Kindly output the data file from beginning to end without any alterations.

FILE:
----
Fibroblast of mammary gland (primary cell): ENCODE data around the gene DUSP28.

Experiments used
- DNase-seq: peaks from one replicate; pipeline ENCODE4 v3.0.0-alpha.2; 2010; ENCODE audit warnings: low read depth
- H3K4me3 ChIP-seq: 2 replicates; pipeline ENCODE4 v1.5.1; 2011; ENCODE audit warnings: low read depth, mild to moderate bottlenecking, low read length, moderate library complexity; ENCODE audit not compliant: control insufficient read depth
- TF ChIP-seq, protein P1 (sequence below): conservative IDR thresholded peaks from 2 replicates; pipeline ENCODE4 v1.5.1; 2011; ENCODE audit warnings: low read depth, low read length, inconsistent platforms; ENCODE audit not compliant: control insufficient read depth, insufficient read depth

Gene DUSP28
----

Fibroblast of mammary gland (primary cell): ENCODE data around the gene DUSP28.

Experiments used
- DNase-seq: peaks from one replicate; pipeline ENCODE4 v3.0.0-alpha.2; 2010; ENCODE audit warnings: low read depth
- H3K4me3 ChIP-seq: 2 replicates; pipeline ENCODE4 v1.5.1; 2011; ENCODE audit warnings: low read depth, mild to moderate bottlenecking, low read length, moderate library complexity; ENCODE audit not compliant: control insufficient read depth
- TF ChIP-seq, protein P1 (sequence below): conservative IDR thresholded peaks from 2 replicates; pipeline ENCODE4 v1.5.1; 2011; ENCODE audit warnings: low read depth, low read length, inconsistent platforms; ENCODE audit not compliant: control insufficient read depth, insufficient read depth

Gene DUSP28